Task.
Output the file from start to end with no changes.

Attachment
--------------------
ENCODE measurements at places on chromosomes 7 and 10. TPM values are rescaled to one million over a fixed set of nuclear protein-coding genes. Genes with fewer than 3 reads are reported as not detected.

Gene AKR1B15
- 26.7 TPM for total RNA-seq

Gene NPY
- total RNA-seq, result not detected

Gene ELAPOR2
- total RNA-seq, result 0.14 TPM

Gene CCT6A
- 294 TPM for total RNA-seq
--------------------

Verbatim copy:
ENCODE measurements at places on chromosomes 7 and 10. TPM values are rescaled to one million over a fixed set of nuclear protein-coding genes. Genes with fewer than 3 reads are reported as not detected.

Gene AKR1B15
- 26.7 TPM for total RNA-seq

Gene NPY
- total RNA-seq, result not detected

Gene ELAPOR2
- total RNA-seq, result 0.14 TPM

Gene CCT6A
- 294 TPM for total RNA-seq